Colorado Statehood Day in the United States Date in the current year: August 1, 2024

Colorado Statehood Day in the United States Colorado Statehood Day, also known as simply Colorado Day, is celebrated annually on August 1 to commemorate Colorado’s admission to the Union as the 38th state in 1876.

Colorado is one of the so-called Mountain States, located in the Mountain West subregion of the United States. It is bordered by Wyoming, Nebraska, Kansas, Oklahoma, New Mexico, Utah, and Arizona. The official nickname of Colorado is the “Centennial State” because it was admitted to the Union exactly a century after American independence.

The territory of what is now Colorado has been inhabited by Native American tribes for over 13,000 years. They included the Ancestral Puebloans, the Ute, the Apache, the Comanche, the Arapaho, and the Cheyenne.

The first Europeans to set foot in the region were Spanish conquistadors, for example, Juan de Oñate, the founder of the province of Santa Fé de Nuevo México (present-day New Mexico). In 1706, Juan de Ulibarri claimed the region for Spain. The first European settlement in Colorado was established by Juan Bautista de Anza in 1787, but it was very short-lived. It was the only attempt of the Spanish to found a settlement north of the Arkansas River.

In 1803, the United States claimed the eastern flank of the Rocky Mountains in accordance with the terms of the Louisiana Purchase, but Spain laid a claim of sovereignty over the territory as well. In 1806, the United States Army organized a reconnaissance expedition led by Zebulon Pike into the disputed region. Spanish cavalry arrested Pike and his men in the San Luis Valley several months later.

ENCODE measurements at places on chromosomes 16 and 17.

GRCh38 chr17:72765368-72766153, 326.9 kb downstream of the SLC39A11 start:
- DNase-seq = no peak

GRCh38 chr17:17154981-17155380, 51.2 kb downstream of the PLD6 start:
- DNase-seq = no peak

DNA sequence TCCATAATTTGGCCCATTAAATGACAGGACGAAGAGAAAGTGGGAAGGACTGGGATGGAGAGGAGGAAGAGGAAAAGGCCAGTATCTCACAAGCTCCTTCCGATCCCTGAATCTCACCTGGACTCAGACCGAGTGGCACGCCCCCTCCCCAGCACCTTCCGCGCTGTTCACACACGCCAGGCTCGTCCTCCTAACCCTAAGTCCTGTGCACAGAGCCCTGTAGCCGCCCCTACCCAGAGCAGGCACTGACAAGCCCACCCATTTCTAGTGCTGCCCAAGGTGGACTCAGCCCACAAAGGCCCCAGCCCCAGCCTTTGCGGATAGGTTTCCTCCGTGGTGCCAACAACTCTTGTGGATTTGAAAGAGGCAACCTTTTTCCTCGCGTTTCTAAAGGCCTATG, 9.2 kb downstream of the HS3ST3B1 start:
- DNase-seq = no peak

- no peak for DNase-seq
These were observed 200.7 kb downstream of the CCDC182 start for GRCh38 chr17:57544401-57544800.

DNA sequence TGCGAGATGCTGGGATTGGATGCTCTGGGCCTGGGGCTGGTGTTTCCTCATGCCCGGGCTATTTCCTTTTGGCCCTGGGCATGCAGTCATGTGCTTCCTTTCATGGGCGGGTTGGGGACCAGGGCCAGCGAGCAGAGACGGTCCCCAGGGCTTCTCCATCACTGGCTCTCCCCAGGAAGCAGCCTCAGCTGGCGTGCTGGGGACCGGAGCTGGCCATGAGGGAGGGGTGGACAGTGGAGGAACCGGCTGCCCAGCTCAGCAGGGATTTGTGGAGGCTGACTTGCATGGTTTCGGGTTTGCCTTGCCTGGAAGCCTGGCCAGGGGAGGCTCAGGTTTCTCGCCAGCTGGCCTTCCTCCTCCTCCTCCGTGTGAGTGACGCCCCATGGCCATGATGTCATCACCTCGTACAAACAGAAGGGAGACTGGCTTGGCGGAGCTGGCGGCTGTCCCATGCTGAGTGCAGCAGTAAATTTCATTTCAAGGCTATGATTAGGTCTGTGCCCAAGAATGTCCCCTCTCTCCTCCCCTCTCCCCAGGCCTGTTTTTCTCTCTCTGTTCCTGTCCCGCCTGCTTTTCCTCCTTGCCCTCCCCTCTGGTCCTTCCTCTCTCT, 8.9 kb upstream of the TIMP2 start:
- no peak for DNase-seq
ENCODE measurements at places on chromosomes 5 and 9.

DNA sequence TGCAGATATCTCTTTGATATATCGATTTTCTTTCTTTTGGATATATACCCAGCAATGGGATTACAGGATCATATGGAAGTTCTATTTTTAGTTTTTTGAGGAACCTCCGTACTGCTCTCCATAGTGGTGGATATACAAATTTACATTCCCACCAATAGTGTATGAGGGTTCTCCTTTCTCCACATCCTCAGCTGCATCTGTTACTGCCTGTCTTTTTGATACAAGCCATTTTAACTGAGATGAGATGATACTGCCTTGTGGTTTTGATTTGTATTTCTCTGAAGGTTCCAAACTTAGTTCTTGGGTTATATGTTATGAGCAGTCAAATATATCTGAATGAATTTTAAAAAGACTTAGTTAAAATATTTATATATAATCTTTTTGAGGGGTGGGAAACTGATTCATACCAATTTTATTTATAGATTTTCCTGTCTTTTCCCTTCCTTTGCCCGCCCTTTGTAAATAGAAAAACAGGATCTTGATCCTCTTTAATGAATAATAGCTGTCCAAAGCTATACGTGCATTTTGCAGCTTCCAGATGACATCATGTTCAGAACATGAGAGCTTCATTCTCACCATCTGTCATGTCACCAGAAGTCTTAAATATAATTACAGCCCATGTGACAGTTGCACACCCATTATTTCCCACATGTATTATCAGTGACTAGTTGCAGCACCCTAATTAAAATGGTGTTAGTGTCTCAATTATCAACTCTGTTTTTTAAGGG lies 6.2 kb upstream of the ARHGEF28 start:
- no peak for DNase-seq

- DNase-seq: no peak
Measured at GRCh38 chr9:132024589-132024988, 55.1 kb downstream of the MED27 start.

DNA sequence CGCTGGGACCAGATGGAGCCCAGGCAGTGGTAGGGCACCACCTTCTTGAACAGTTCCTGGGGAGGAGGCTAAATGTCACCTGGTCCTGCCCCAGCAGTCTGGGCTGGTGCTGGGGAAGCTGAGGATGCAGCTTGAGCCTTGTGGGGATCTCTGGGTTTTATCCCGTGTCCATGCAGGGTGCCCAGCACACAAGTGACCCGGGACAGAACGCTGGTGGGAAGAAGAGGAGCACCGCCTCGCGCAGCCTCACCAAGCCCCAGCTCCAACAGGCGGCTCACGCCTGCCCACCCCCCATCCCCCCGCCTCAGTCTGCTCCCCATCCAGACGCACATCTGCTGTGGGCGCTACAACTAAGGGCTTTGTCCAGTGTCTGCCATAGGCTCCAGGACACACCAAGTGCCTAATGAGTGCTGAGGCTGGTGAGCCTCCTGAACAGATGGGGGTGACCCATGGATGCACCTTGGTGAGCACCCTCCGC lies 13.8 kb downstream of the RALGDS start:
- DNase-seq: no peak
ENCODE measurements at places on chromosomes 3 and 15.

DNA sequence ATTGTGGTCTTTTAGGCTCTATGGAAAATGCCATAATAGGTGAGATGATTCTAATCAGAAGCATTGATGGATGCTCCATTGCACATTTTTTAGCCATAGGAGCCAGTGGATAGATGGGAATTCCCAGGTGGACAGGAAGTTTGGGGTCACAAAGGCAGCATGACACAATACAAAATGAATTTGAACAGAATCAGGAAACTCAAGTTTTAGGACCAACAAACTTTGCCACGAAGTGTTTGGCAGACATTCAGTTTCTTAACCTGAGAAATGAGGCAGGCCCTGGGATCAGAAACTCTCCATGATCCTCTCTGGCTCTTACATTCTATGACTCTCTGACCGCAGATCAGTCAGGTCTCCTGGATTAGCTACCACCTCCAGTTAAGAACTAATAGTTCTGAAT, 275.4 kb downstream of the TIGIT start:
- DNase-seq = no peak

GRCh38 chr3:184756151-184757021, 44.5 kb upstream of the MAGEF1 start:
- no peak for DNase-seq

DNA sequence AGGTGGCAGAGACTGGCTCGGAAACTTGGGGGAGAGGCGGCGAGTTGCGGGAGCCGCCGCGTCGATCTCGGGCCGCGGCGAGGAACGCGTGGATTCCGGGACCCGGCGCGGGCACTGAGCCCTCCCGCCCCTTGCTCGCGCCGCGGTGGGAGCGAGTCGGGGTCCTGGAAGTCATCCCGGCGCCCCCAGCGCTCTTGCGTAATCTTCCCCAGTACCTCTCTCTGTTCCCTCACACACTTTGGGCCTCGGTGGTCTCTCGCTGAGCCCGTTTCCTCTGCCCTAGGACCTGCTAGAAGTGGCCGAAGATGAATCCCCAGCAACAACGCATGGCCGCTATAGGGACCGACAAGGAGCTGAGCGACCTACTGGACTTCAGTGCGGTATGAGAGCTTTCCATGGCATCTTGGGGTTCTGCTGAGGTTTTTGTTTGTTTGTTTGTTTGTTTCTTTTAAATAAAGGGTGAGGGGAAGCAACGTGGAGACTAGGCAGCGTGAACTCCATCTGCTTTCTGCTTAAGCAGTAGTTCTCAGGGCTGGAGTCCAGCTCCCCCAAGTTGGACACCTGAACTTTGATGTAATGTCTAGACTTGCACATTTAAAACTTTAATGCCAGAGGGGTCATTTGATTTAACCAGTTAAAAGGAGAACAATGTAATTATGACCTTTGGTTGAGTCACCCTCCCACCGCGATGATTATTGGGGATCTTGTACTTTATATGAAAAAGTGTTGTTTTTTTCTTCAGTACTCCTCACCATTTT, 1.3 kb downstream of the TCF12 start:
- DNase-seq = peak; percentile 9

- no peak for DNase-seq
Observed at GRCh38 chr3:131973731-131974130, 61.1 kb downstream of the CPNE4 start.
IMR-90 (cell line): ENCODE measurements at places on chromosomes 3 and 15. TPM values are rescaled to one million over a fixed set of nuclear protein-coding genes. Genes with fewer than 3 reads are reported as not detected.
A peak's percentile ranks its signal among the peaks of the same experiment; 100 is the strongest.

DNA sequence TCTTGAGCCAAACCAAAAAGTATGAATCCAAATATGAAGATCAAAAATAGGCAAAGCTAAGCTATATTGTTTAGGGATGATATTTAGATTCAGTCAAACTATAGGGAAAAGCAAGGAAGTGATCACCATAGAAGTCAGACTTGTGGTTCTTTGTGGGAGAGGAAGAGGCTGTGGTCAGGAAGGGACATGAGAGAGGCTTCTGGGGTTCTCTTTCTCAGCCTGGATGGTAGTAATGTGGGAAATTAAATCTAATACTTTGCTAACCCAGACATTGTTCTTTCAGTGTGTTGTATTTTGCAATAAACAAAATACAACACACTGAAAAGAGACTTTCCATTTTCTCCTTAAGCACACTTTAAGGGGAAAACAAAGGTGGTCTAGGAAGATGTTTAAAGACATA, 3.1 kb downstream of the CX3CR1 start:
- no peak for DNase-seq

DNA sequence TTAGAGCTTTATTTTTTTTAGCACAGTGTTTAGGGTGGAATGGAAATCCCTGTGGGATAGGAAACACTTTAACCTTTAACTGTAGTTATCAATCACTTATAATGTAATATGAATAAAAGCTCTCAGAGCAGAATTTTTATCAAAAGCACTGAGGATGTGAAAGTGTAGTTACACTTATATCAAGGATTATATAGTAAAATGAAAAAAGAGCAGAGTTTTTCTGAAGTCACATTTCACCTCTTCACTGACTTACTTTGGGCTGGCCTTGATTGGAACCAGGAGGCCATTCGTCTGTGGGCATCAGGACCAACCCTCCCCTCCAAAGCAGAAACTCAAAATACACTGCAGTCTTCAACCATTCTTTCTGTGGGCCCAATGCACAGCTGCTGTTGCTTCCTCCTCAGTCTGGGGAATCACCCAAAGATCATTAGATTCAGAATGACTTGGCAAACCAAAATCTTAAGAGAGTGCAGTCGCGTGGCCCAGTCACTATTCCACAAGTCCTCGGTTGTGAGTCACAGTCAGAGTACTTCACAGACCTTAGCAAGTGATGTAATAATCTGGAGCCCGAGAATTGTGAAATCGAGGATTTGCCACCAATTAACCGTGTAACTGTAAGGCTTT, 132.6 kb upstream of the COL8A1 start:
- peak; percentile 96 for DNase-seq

The United States officially relinquished its claim in 1819 by signing the Adams-Onis Treaty with Spain. In 1821, Mexico won its war of independence, and the Spanish the province of Santa Fé de Nuevo México, which included the territory of what is now Colorado, became Mexican.

In 1848, Mexico lost the Mexican-American War and had to relinquish its northern territories by the Treaty of Guadalupe Hidalgo, opening the Southern Rocky Mountains to American settlers. Most settlers, however, avoided the mountainous region for the next decade. The situation changed in 1858, when small amounts of gold were found in various streams in the South Platte River Valley, resulting in the Pike’s Peak Gold Rush. Over the next few years, approximately 100,000 gold seekers arrived in the region.

In 1859, there was an attempt to establish the Territory of Jefferson, but it failed to secure legal recognition by the federal government. As a compromise, the Territory of Colorado was created in 1861. In March 1875, the Congress passed an enabling act, allowing Colorado to become a state provided that it met the requirements. On August 1, 1876, Colorado was admitted to the Union as the 38th state.

Although Colorado Day isn’t a state holiday, it is marked by various events and activities held in the Colorado State Capitol, such as speeches, concerts, live historical presentations, exhibitions, games and activities for the whole family, trivia quizzes, etc.

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Colorado Statehood Day in the United States, Colorado Day, holidays in the United States, holidays in Colorado, regional observances